Fauja Singh secured a spot in the Guiness World Book of Records on Sunday at the Scotiabank Toronto Waterfront Marathon.
The 100-year-old accomplished an amazing feat, completing the gruelling 42.195-kilometre marathon and becoming the oldest person ever to complete a full-distance marathon.
It took Singh over eight hours to cross the finish line — more than six hours after Kenya's Kenneth Mungara won the event for the fourth straight year — and he was the last competitor to complete the course. But his time wasn't nearly remarkable as the accomplishment itself.
"Beating his original prediction, he's overjoyed," said coach and translator Harmander Singh. "Earlier, just before we came around the [final] corner, he said, 'Achieving this will be like getting married again.'
"He's absolutely overjoyed, he's achieved his life-long wish."
Although event workers dismantled the barricades along the finish line and took down sponsor banners even as Fauja Singh made his way up the final few hundred metres of the race, a throng of media, family, friends and supporters were there when Fauja Singh made marathon history.
And Fauja Singh, who only speaks Punjabi, also surprised himself. Through his interpreter, he said he had set a goal of finishing the race in about nine hours.
"He said he achieved this through the help of God but even God must be getting fed up of helping him," Harmander Singh said, drawing chuckles from assembled media after the race.
Sunday's run was Fauja Singh's eighth marathon — he ran his first at the tender age of 89 — and wasn't the first time he set a record. In the 2003 Toronto event, he set the mark in the 90-plus category, finishing the race in five hours 40 minutes and one second.
And on Thursday in Toronto, Fauja Singh — whose first name means soldier — broke world records for runners older than 100 in eight different distances ranging from 100 metres to 5,000 metres.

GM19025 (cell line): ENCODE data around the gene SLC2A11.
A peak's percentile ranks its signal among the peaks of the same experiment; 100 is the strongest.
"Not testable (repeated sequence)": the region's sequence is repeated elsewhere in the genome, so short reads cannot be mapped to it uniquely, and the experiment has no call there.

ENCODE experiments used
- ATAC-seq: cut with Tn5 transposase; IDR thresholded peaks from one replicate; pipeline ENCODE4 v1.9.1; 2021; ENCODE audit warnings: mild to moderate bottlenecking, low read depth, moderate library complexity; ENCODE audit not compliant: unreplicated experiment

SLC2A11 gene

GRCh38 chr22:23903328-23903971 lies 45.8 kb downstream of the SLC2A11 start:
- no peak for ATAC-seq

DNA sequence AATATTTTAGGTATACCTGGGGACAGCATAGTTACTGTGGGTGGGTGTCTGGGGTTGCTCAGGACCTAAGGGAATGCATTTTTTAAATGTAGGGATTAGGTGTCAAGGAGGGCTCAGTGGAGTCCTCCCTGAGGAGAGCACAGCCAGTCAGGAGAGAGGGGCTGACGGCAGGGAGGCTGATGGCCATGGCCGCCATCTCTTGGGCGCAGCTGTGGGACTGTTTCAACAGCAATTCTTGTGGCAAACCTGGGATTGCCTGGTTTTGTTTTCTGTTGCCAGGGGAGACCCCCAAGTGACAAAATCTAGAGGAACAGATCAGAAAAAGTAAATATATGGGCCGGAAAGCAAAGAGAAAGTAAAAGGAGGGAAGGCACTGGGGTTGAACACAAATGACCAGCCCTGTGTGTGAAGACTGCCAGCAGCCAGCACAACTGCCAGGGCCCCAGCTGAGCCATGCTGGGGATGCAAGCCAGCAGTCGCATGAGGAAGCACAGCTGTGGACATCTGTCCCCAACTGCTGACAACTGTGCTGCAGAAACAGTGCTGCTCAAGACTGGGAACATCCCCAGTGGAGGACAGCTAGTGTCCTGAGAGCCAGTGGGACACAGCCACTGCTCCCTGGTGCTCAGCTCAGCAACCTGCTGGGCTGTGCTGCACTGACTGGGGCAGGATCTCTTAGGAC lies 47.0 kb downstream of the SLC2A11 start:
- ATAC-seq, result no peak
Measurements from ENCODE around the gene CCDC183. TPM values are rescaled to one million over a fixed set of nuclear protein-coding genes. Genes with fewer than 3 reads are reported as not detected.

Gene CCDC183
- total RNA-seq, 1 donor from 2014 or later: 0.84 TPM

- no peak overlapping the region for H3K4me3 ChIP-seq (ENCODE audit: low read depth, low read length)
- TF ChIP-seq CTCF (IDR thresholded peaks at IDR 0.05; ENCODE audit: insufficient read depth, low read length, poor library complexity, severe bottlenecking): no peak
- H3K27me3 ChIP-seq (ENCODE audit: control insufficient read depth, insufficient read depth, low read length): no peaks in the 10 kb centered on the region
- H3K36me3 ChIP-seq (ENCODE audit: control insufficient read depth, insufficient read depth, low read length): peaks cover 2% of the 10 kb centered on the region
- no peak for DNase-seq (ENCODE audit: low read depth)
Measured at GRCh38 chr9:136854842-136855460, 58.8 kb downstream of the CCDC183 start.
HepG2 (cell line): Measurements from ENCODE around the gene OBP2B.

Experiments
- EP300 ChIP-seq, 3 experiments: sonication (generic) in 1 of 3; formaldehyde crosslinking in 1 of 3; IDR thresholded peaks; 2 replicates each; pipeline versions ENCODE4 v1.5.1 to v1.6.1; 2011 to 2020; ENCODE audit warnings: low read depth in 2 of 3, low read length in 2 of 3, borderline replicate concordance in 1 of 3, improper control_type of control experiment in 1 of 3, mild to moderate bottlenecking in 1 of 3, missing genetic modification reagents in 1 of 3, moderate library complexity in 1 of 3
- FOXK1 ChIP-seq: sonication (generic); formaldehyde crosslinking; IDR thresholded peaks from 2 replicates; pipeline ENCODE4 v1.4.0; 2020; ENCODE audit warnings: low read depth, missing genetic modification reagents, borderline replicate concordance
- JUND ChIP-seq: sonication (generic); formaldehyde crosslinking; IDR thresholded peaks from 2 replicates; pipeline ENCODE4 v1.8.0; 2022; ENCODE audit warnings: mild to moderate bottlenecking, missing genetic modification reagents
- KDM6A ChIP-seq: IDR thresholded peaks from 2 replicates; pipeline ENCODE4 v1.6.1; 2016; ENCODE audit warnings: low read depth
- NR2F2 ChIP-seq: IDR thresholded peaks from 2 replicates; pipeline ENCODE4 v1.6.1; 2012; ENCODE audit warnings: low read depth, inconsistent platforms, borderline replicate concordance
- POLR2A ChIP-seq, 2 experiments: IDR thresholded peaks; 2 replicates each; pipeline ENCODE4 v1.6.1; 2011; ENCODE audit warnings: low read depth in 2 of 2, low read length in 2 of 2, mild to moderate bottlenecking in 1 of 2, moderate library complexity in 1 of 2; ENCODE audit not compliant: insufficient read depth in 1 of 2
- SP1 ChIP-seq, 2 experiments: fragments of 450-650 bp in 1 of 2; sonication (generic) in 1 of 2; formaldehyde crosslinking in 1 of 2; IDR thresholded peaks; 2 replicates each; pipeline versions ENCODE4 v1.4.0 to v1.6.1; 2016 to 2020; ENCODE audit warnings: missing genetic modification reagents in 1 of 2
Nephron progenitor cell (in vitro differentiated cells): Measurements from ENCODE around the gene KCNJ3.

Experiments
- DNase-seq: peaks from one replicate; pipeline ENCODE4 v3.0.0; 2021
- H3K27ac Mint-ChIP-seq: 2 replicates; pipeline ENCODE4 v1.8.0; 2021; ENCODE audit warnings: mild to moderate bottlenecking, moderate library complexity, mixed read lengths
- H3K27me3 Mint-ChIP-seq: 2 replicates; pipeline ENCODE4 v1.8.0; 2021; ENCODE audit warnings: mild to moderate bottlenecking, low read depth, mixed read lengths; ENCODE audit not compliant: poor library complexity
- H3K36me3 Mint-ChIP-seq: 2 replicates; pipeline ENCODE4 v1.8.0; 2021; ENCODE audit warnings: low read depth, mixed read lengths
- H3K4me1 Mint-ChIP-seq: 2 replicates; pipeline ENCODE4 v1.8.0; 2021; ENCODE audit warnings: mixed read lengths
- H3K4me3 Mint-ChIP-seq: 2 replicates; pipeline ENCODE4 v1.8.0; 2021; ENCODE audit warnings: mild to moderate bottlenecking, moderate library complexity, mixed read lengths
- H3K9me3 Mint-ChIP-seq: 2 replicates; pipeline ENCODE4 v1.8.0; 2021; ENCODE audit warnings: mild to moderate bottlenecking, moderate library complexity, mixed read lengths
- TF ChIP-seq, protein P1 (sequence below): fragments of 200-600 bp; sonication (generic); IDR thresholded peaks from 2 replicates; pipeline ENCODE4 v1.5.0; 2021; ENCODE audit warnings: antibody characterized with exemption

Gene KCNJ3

Fauja Singh, a five-foot-eight, 115-pound British citizen and vegetarian, looked tired and spent following the race and organizers gingerly assisted him to the post-event news conference. After receiving gentle massages to his legs and calf muscles as well as cups of water from members of his entourage, Singh leaned back on a couch and spoke little to start the news conference.
But a short time into it, he began looking remarkably relaxed and fresh with his hands clasped behind his head. Then, he abruptly sat up straight and with a smile, motioned for the microphone, obviously getting his second wind.
"He says he's recovered now so he's going to talk," his translator said, again drawing laughter.
Fauja Singh, affectionately dubbed the Turbaned Tornado, began running roughly 20 years ago after losing his wife and child. The five-foot-eight centenarian said he's happy to see more minorities taking part in such marathon events and is hopeful his next project will be participating in the torch relay for the 2012 London Summer Games.
Fauja Singh carried the torch during the relay for the 2004 Athens Games.
Race director Alan Brookes struggled to find the right words to describe Fauja Singh's remarkable accomplishment.
"I'm speechless," he said. "Fauja Singh is a remarkable human being."